The Tyler Police Department, Tyler and Dixie Fire Departments, Smith County Sheriff's Office and Smith County Emergency Services District all assisted in the search. ETMC Air 1 was also called in to help Tyler Fire with rescue efforts.

Witnesses describe the pandemonium during the crash.

"I heard the engine rev up," Fred Wuolschleger said. "The RPMs, which they normally do when they take off, and all of a sudden...Nothing. When the RPM dropped, that's when I heard the boom."

The Texas Department of Public Safety has taken over the investigation. The Federal Aviation Administration is also sending a crew to assess the wreckage.

The City of Tyler's Realtime Flight Information shows departures from the airport were not affected by the crash.

Tyler Pounds Regional Airport manager Davis Dickson said they prepare for emergency situations like this.

"There's a system we have in the airport where they can alert all the airport staff, police and fire immediately through our cell phones and we go into response mode, depending on the alert level in a crash scene, which would be an alert three," Dickson said.


http://www.easttexasmatters.com


Trevor Morris, standing in center, is surrounded by members of his family. Morris died in a plane crash July 13th in Tyler, Texas


Two people died Thursday when a plane went down shortly after take off from Tyler Pounds Regional Airport.

One of the deceased, Trevor Morris, was the pastor of Union Hill Baptist Church in Brownsboro.

Morris was a passenger on the small twin-engine plane that went down about 8:15 a.m. in a pasture near the airport. The plane was headed to Midland.

Morris was the vice president for Burton Oil Services Operations based out of Tyler. The company traveled to Midland frequently for business.

Morris' family and church was notified early Thursday of the crash.

Aaron Greenwood, music and worship pastor of UHBC, said the family and church was mourning the loss of their beloved leader.

Morris is the son of Calvin and Diana Morris of Brownsboro. Diana is a longtime teacher with Brownsboro Elementary School.

Morris is survived by his wife Nafisa, his four sons and one daughter. The family called Murchison home after previously spending time as a missionary in Ecuador.

According to reports, the pilot was also killed in the crash. The pilot's name has not been released.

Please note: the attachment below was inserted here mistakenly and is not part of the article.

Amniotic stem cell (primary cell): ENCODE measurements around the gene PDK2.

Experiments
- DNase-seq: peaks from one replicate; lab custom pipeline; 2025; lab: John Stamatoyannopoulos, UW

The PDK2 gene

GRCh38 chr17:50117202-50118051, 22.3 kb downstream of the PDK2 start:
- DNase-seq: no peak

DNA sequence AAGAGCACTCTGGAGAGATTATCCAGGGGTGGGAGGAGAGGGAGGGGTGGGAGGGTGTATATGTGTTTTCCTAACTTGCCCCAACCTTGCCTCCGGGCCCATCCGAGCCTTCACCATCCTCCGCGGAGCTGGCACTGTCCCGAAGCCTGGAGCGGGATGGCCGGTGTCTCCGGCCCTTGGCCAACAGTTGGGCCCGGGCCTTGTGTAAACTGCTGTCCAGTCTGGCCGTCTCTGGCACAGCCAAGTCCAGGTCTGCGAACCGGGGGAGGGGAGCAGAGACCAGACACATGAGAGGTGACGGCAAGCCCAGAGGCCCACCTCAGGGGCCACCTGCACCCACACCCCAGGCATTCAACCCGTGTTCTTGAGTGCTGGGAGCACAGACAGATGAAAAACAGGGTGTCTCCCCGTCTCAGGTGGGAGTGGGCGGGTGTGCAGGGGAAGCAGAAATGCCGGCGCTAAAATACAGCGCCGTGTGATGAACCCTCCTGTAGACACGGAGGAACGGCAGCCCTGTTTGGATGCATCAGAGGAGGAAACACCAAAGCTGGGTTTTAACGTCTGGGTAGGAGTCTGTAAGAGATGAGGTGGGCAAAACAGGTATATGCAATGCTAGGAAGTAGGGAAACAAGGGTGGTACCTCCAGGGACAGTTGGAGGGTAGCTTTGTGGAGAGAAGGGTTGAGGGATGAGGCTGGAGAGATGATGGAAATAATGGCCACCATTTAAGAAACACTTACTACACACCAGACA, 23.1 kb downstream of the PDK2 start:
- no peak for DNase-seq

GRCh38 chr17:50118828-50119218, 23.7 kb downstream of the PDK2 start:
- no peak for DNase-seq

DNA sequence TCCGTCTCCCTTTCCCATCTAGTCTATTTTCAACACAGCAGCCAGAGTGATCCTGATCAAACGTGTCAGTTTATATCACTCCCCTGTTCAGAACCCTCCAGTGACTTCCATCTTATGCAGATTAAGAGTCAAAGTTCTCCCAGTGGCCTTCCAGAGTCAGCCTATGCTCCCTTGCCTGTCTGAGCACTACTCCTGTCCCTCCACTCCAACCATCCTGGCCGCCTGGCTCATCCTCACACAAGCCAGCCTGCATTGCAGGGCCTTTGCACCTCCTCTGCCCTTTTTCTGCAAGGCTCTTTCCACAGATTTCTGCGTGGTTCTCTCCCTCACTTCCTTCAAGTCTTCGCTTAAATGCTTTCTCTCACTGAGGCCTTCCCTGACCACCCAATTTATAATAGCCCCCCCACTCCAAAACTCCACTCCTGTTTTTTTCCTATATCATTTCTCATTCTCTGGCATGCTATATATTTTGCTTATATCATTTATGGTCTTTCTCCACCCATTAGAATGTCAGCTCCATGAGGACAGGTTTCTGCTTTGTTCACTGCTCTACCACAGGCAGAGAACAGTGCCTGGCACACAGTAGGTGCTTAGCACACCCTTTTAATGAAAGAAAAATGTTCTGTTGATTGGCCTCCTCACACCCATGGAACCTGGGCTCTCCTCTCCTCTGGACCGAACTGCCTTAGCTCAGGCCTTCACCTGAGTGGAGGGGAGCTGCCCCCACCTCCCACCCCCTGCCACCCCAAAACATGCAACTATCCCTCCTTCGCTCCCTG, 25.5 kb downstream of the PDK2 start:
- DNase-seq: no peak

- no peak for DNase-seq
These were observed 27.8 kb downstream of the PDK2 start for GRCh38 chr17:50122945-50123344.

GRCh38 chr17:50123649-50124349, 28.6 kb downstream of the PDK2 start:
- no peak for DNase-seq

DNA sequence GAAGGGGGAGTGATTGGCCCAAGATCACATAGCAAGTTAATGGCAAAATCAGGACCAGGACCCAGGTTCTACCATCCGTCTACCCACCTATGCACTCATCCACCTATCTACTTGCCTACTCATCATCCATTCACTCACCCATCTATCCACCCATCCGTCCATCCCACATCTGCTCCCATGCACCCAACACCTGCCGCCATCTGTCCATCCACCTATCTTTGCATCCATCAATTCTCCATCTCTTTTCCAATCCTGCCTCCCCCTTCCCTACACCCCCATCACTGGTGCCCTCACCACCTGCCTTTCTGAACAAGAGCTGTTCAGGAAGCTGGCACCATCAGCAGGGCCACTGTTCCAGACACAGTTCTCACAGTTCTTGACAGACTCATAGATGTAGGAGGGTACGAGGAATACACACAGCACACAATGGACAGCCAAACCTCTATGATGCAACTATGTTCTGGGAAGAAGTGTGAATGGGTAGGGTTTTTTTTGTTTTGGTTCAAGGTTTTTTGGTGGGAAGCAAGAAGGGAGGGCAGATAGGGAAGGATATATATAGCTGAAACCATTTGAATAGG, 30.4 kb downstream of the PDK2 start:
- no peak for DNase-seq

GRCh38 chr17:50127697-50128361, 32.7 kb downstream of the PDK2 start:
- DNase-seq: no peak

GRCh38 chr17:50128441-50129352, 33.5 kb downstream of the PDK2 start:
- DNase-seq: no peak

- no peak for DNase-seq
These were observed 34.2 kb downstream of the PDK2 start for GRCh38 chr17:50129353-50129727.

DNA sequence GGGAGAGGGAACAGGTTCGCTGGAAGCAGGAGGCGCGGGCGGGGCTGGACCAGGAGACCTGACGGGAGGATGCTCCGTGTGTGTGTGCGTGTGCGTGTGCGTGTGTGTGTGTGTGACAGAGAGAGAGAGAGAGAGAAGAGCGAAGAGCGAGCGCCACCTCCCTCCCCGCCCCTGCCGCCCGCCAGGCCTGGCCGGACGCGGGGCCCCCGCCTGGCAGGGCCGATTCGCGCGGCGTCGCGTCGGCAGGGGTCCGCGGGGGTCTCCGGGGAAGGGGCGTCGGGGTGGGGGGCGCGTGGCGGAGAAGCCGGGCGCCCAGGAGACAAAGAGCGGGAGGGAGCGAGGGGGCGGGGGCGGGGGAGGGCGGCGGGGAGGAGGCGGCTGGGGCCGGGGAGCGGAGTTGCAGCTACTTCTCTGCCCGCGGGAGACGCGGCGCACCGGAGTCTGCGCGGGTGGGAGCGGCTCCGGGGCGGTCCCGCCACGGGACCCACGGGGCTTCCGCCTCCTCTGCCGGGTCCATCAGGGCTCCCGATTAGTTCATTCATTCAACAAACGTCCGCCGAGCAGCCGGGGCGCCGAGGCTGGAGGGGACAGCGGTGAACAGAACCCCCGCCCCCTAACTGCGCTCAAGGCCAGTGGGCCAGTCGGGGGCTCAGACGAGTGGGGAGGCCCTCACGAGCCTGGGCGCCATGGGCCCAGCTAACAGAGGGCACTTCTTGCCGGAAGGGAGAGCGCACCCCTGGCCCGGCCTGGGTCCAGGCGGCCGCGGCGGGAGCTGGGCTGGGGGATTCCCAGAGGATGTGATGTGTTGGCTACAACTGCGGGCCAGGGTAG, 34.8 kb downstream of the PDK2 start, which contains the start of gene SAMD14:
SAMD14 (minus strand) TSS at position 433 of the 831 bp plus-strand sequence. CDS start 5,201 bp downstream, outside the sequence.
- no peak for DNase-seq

The plane was located a mile south of Pleasant Retreat Road by officers searching the area after reports of the aircraft going down. The Tyler Police Department said the wreckage was difficult to locate because there was no smoke or flames coming from the crash site.

Tyler Police Department spokesman Don Martin said first responders worked to extract the plane's occupants amid heavy fumes of gasoline around the plane.

The crash will be investigated by the Federal Aviation Administration to determine what caused the plane to go down.


http://www.athensreview.com

One of the two people who died in a plane crash near Tyler Pounds Regional Airport early Thursday was an East Texas pastor, according to an official with his church. 

Trevor Morris, lead pastor with Union Hill Baptist Church in Brownsboro, was on board the small twin-engine plane that went down about 8:15 a.m., said Aaron Greenwood, worship pastor for the church. 

Morris' best friend heard about the crash, traveled to the site and confirmed Morris was in the plane, Greenwood said. 

Morris was lead pastor at Union Hill Baptist Church and was a general manager for an oil services company. He traveled to Midland frequently for his job and it was where he was headed when the plane went down, Greenwood said.

He said Morris' family has been notified and the church is also mourning the loss. 

The pilot also was killed when the plane crashed in a pasture near Tyler Pounds Regional Airport. The pilot's name has not been released. 

The plane was located 1 mile south of Pleasant Retreat Road by officers searching the area after reports of it going down. 

Tyler Police Department Spokesman Don Martin said the wreckage was difficult to locate because there was no smoke or flames coming from crash area.

"Officers went deep into the fields and eventually located the plane in a pasture," Martin said.

First responders worked to extract the plane's occupants amid heavy fumes of gasoline around the plane, Martin said. 

Fred Wullschleger, a witness to the crash, said he was on a morning walk with his dog when he heard the plane take off.

"I heard the plane rev up and then all the sudden it just quit and then boom, that's when he hit the ground," Wullschleger said.